Side note: put your CTA button near the bottom of the form, since that’s the last thing they’ll do, and make it obvious by using high-contrast colors and a size that sets it apart from the rest of the form.
5. Enable Recurring Donations
Generally speaking, recurring donors are worth much more than one-time donors. Even small donations add up to a sizable contribution to your mission over a long enough period. So it makes sense to prioritize recurring gifts from the first time someone hits your donation form.
Add a recurring option to your donation form to allow donors to commit to long-term support while it’s at the top of their minds. Keela’s donation form tool makes this process super easy. And if you’re worried that it will put donors off, stop worrying: more than half of respondents to this survey are enrolled in a recurring giving program.
6. Suggest Donation Amounts
Rather than giving donors a blank field for the donation amount and hoping for the best, it’s a good idea to include suggested donation amounts on your form. This can help donors who hesitate to give because they aren’t sure if their small donation will make a difference. It may also push some donors to give a little more than they had initially intended, especially if you follow these tips.
It’s also a great way to encourage donors to give in a range that will allow you to achieve your business goals. And don’t forget to include an “amount of your choice” field, just in case you encounter that one-in-a-lifetime mystery philanthropist in a good mood. Keela’s forms tool makes this process a snap.
7. Avoid CAPTCHAs
Anti-spam technology like CAPTCHA has been a useful tool during the development of web technology. Unfortunately, most spambots are now sophisticated enough to overcome these measures, so the only thing your CAPTCHA is doing is adding an unnecessary step to the donation process. As such, you risk losing potential donors who end up confused, annoyed, or falsely accused of being a robot.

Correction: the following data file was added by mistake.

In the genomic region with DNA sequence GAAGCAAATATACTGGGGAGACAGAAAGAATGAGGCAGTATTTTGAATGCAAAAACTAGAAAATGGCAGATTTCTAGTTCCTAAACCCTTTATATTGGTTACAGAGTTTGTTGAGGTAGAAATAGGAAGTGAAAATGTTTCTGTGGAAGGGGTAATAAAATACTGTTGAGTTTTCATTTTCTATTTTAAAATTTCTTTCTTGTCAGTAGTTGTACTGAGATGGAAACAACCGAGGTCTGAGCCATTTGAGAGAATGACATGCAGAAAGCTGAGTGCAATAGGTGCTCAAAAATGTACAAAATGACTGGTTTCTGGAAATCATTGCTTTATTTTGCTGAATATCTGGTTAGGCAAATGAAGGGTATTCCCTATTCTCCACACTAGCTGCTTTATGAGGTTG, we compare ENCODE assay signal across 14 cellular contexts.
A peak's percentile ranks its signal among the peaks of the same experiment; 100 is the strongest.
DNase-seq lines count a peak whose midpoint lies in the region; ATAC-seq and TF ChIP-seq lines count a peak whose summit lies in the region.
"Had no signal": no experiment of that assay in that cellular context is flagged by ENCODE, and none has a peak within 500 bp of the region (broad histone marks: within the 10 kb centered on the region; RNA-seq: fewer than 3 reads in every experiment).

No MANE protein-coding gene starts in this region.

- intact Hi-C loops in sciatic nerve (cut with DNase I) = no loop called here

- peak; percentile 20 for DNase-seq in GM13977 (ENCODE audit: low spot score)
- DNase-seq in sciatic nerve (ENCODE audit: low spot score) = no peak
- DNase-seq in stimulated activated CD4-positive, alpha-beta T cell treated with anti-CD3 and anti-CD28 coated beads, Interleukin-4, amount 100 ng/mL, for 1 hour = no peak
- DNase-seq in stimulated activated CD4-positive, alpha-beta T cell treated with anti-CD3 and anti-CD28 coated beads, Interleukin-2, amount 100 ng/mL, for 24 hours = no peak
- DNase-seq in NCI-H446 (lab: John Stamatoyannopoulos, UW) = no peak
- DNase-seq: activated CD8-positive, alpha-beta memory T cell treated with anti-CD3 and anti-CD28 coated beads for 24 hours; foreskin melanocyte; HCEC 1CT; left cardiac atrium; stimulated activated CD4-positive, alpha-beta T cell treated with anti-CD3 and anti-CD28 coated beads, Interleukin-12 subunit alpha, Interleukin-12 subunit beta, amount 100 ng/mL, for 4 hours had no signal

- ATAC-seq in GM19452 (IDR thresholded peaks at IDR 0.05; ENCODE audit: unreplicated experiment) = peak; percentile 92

8. Reduce Forms Fields
Even though you want to gather data from your donation form, asking for too much information and using too many form fields may cause some donors to drop out before they can complete their transactions. Limit the number of fields to important data points like names, contact details, billing information, and anything else that is essential to your campaign. If anything is missing afterwards, you can look up the donor’s details with a people search tool.
9. Use Secure Payment Processors
When spending money on the internet, the most important thing people need to feel is trust. This goes for donations, too. So use a secure, recognizable payment processor like PayPal or Stripe on your donation form and let potential donors know a trustworthy service is handling their donation.
10. Commit to Protecting Donor Data
Security-conscious donors may be reticent to share their information if your donation form does not appear to be 100% secure. Take these steps to assure donors that their data is being protected:
- Add your charitable registration number to the bottom of your form
- Embed your donation form into your website
- Make sure the form webpage is TSL/SSL secured
Other actions you can take to protect your donor data include using a DMARC lookup to handle unauthorized email usage on your domain’s behalf.
11. Confirm Donations
The first thing many donors want to see after they click DONATE is a screen confirming their donation and thanking them. The second thing they want to see is a new email in their inbox. These confirmations are yet another way to build trust with donors; not only do they indicate that the transaction was completed correctly, but they also confirm that the donation went to the right place.
With Keela donation forms, you can easily direct donors to a confirmation thank you page and automatically send them a customizable thank you email that includes a tax receipt. Conveniently, donors who complete donations have automatically opted into your email communication contact list, which means you can start priming them for their next donation using an email drip campaign.
Show Donors Their Impact By Sharing Donation Summaries
Using Keela, you can now send donors summaries of their contributions over a specific period.
Donation Summaries (often referred to as End of Year Summaries), are a beautiful table of donation information that you can slip right into Keela’s email marketing tool.